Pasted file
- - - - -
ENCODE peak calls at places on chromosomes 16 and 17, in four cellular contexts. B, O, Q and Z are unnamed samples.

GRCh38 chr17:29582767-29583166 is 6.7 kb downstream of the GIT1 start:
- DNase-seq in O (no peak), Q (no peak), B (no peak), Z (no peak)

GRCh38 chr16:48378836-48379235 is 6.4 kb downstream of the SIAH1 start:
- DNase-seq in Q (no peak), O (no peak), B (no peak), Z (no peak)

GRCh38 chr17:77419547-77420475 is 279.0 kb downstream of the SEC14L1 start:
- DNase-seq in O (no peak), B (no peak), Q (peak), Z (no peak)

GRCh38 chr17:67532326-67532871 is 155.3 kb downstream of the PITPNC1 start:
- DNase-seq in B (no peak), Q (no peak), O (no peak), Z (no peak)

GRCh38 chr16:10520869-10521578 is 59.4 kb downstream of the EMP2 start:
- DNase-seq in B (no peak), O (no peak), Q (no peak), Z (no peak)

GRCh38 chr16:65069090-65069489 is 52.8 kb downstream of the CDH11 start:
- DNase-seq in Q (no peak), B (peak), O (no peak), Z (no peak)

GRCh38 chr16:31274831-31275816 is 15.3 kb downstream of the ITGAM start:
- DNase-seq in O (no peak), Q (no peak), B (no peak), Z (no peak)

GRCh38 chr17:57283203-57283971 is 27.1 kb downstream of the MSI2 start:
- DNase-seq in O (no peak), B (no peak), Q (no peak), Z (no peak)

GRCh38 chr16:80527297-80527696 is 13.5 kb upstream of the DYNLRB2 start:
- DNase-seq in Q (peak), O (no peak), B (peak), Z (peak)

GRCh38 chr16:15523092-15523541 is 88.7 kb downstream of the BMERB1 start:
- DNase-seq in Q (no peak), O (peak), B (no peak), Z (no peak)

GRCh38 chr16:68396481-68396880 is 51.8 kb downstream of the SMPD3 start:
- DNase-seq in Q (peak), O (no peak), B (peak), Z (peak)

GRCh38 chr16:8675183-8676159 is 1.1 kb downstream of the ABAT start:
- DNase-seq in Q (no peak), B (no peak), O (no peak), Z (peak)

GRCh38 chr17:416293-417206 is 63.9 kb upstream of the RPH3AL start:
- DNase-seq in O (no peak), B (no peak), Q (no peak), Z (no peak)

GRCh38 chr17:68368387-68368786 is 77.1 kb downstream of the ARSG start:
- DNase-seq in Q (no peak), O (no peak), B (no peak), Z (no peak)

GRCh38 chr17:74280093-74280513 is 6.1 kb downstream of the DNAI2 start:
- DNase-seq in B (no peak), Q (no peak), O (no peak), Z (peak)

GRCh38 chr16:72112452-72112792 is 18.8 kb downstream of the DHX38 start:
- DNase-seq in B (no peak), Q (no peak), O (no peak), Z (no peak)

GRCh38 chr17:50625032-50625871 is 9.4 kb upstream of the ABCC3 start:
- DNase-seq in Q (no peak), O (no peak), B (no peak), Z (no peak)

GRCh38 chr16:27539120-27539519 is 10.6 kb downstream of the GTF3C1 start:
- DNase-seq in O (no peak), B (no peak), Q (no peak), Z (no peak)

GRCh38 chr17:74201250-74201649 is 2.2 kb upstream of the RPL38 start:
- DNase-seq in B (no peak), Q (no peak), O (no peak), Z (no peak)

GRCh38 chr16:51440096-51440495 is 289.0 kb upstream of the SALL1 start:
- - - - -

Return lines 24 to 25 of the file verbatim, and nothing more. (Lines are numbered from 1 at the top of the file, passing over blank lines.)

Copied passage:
GRCh38 chr16:8675183-8676159 is 1.1 kb downstream of the ABAT start:
- DNase-seq in Q (no peak), B (no peak), O (no peak), Z (peak)